TIMA discusses incentives for area small businesses
by Franklin Clark, Reporter -- fclark@cadizrecord.com
Mar 02, 2011 | 0 0 comments | 4 4 recommendations | email to a friend | print
Small business incentives were discussed when the Trigg Industrial Managers Association (TIMA) met Thursday afternoon at the Renaissance Center.

Jamie Bundren of the Kentucky Cabinet for Economic Development (CED), in particular, discussed the Kentucky Small Business Investment Credit Program, which allows small businesses that pay taxes to apply for a state income tax credit.

“If a company doesn’t perform, they don’t get the benefits,” Bundren said. “So it’s really performance-based, and the taxpayer isn’t simply giving away money. If they do what they say they’re going to do, they’re going to get the incentives.”

The program web site states that there is a statutory limit of $3 million per state fiscal year, and that the program in question provides a nonrefundable state income tax credit of between $3,500 and $25,000 for small businesses that “create and fill one or more eligible positions” and invest $5,000 or more in what is called “qualifying equipment or technology.”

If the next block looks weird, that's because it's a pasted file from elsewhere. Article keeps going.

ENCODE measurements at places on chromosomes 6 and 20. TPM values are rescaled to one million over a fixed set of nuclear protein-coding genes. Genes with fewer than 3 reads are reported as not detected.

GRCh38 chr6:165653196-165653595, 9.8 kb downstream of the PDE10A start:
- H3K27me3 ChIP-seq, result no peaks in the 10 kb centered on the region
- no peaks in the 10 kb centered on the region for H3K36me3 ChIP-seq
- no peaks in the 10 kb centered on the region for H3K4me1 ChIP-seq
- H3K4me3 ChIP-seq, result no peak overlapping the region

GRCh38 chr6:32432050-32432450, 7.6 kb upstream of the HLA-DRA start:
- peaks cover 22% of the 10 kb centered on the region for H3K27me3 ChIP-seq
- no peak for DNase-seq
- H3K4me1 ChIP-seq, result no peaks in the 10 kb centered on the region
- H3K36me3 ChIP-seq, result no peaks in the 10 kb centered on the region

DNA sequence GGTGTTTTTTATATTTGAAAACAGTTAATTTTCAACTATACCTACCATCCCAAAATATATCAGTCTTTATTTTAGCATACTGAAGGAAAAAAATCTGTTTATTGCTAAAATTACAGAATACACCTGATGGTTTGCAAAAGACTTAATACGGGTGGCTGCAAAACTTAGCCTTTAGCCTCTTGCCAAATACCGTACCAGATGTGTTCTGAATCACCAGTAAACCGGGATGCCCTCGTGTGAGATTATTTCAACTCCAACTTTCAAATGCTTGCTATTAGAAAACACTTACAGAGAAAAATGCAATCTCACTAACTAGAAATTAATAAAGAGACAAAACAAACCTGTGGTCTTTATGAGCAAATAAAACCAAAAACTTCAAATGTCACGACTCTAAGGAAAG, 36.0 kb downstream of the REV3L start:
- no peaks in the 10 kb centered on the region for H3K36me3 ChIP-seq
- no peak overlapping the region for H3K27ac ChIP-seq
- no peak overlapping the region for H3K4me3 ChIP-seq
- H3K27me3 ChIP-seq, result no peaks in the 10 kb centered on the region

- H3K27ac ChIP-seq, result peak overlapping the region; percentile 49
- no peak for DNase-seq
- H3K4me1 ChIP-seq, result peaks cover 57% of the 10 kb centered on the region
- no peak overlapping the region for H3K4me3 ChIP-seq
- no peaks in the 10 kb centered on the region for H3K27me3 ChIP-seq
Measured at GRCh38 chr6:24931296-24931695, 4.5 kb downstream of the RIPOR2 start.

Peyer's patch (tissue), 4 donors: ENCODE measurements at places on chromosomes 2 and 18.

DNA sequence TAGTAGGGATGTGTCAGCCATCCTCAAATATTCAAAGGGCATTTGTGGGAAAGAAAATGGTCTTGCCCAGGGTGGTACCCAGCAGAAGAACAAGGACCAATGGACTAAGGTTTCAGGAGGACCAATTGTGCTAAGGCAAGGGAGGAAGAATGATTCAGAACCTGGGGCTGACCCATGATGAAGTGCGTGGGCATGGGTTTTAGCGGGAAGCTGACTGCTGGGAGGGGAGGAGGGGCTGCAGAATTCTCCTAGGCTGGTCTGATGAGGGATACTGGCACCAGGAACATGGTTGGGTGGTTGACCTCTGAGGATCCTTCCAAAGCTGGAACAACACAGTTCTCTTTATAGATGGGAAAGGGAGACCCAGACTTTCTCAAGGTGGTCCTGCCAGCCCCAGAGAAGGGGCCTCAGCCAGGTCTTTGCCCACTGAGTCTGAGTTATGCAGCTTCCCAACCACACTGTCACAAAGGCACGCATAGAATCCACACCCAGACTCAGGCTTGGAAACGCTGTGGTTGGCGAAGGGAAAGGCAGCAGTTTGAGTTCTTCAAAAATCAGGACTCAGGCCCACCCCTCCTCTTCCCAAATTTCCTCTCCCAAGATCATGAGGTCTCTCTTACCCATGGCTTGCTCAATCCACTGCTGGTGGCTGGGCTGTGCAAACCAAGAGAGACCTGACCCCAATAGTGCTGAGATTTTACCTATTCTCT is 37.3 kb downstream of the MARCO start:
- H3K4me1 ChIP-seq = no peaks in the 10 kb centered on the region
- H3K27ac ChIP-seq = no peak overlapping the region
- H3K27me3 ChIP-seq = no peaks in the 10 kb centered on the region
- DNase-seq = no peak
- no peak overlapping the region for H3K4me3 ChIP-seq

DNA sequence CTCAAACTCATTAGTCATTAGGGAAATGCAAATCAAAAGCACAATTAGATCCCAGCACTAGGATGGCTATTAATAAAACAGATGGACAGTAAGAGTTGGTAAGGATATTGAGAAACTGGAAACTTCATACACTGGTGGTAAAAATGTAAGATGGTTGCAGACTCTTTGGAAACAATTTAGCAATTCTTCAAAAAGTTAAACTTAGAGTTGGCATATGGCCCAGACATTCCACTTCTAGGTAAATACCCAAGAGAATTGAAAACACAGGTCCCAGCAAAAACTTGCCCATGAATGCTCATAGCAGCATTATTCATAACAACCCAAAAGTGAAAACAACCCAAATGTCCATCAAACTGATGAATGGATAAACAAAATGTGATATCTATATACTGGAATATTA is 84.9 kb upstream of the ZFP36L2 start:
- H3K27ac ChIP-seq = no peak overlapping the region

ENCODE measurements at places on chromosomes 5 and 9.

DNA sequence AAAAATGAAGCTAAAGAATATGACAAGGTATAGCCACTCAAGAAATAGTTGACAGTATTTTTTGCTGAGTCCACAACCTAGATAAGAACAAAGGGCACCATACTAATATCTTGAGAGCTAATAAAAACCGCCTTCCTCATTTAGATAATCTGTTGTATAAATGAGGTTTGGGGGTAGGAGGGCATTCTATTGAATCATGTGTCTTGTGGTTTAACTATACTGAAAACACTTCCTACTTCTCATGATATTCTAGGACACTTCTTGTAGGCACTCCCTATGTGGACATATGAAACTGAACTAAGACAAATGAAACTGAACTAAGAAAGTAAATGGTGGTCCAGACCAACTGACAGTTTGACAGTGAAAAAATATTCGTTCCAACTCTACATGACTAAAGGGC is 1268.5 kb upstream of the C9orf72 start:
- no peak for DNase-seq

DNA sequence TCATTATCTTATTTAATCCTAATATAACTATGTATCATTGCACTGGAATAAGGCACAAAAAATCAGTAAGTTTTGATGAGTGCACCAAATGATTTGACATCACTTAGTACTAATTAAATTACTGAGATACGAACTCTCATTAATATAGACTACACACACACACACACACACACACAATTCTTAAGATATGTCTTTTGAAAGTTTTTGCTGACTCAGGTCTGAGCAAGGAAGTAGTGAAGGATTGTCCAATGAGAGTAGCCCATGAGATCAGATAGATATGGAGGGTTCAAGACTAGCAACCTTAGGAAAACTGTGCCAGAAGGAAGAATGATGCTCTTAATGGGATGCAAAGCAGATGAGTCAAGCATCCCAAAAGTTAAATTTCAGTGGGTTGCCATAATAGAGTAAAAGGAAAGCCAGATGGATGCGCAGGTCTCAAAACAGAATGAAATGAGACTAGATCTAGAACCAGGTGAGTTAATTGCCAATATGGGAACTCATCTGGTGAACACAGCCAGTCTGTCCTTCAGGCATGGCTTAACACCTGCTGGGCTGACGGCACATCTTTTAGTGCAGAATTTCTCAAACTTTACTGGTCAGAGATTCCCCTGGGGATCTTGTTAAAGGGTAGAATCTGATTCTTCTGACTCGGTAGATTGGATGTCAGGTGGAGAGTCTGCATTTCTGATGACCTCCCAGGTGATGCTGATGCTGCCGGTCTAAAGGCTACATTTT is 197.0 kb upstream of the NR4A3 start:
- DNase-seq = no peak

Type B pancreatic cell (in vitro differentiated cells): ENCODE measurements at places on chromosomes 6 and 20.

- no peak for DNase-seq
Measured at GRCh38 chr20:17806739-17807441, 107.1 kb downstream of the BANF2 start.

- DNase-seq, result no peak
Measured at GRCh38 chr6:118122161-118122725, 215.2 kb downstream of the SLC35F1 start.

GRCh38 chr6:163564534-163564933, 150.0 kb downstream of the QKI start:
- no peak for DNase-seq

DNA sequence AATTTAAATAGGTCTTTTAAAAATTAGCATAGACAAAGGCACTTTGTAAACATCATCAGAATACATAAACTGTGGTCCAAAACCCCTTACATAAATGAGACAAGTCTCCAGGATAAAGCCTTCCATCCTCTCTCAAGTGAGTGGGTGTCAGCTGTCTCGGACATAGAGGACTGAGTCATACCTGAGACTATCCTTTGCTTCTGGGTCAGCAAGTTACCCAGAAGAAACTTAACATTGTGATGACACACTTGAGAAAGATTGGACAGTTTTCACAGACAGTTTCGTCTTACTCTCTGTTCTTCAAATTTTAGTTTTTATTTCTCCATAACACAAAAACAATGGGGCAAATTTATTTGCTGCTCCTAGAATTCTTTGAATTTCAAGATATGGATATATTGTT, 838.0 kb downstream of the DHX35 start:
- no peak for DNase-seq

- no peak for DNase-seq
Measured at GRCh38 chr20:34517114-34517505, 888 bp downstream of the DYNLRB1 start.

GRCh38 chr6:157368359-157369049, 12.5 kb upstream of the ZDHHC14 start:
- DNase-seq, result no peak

One of the guidelines, Bundren said, is that a small business has to keep at least 85 percent of its employees to be eligible for the program. He also said that for the purposes of the program, a small business is defined as having 50 or fewer full-time employees at the time of the application.

The position has to be filled for a year, must pay at least 150 percent of the federal minimum wage and must be subject to individual income tax, Bundren said. He added that the employee is let go less than a year after being hired, the business can still be eligible if the position is filled within 30 days.

Bundren said that qualifying equipment includes computers, furniture, fixtures, buildings and other property purchased for the business.

Applications have been accepted since January, but businesses that are engaged in illegal activity, businesses that have defaulted on any taxes, businesses that present “live performances of a prurient sexual nature,” businesses that engage in religious indoctrination and businesses that get more than half of their incomes from lobbying need not apply, said Bundren.

The web site states that the highest ranked applications will be selected for submission to the Kentucky Economic Development Finance Authority (KEDFA) for final review and approval.

More information on the program is available at www.thinkkentucky.com/KSBIC. Bundren also said to call the CED’s Small Business Division at 1-800-626-2250 for answers to further questions.
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